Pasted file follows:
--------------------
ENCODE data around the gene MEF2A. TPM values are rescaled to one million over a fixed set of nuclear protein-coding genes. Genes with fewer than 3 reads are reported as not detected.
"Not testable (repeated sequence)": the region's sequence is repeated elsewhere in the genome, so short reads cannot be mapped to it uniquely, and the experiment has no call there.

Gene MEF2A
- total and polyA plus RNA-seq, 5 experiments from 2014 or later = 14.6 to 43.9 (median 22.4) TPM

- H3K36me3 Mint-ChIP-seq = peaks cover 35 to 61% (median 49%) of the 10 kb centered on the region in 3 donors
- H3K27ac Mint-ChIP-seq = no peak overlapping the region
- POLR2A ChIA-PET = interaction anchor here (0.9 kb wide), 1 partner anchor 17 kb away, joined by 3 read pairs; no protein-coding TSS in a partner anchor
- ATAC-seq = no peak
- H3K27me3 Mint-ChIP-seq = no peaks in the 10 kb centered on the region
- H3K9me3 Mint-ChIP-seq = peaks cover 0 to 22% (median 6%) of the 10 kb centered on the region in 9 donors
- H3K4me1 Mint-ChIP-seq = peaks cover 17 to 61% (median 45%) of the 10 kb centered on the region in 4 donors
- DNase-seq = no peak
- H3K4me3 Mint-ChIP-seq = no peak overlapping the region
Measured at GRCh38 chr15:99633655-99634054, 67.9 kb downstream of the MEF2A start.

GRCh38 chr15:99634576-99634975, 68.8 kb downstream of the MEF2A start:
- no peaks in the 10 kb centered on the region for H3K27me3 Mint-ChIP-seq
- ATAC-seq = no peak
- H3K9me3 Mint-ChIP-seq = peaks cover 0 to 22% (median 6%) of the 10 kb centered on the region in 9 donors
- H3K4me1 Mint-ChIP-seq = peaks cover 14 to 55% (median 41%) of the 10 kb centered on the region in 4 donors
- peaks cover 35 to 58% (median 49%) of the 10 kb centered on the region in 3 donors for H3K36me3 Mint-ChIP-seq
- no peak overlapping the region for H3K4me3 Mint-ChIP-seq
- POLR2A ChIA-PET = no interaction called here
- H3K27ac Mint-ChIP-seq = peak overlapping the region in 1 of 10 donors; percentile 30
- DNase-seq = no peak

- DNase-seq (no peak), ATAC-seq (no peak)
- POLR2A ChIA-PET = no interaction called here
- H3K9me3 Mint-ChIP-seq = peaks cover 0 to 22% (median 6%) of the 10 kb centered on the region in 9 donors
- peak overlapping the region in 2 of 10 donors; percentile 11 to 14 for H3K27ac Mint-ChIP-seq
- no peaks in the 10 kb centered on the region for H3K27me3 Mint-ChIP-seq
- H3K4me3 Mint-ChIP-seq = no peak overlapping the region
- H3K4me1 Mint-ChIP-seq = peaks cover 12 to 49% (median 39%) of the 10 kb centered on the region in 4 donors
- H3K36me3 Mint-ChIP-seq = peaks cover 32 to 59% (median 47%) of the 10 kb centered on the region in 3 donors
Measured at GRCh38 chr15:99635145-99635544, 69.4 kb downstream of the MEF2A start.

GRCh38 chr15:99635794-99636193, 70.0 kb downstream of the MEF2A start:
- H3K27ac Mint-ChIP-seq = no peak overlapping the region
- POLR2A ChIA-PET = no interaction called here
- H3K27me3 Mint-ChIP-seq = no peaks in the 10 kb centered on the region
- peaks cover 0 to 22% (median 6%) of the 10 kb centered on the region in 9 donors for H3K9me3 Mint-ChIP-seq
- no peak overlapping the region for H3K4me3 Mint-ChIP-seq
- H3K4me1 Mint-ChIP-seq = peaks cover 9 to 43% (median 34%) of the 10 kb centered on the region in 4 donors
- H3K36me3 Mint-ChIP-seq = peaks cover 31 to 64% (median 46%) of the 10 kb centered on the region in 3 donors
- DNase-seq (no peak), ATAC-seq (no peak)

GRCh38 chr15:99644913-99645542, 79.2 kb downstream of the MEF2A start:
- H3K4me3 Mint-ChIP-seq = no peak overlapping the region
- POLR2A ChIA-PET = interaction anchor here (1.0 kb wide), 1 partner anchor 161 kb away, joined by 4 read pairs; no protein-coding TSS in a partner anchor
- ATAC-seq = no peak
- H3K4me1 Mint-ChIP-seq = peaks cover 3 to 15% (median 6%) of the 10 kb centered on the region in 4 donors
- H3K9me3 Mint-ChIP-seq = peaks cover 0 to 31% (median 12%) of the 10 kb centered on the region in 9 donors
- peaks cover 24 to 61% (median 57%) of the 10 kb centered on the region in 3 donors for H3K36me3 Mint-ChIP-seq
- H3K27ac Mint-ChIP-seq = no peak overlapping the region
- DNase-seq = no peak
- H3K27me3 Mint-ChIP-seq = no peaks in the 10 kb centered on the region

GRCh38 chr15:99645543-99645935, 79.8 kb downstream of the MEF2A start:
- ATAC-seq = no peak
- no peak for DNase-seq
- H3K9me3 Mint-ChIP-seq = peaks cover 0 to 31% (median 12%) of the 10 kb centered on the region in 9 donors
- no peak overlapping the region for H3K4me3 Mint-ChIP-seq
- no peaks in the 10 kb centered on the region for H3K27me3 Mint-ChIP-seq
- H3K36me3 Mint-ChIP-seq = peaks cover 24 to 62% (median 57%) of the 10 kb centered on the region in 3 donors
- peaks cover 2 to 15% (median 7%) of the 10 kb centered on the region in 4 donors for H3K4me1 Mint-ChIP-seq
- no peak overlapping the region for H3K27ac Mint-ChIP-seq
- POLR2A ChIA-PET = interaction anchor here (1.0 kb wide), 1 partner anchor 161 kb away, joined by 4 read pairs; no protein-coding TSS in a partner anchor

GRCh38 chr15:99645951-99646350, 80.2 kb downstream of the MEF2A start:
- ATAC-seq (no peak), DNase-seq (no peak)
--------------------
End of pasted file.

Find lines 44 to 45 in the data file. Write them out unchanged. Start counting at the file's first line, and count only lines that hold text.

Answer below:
- H3K4me3 Mint-ChIP-seq = no peak overlapping the region
- POLR2A ChIA-PET = interaction anchor here (1.0 kb wide), 1 partner anchor 161 kb away, joined by 4 read pairs; no protein-coding TSS in a partner anchor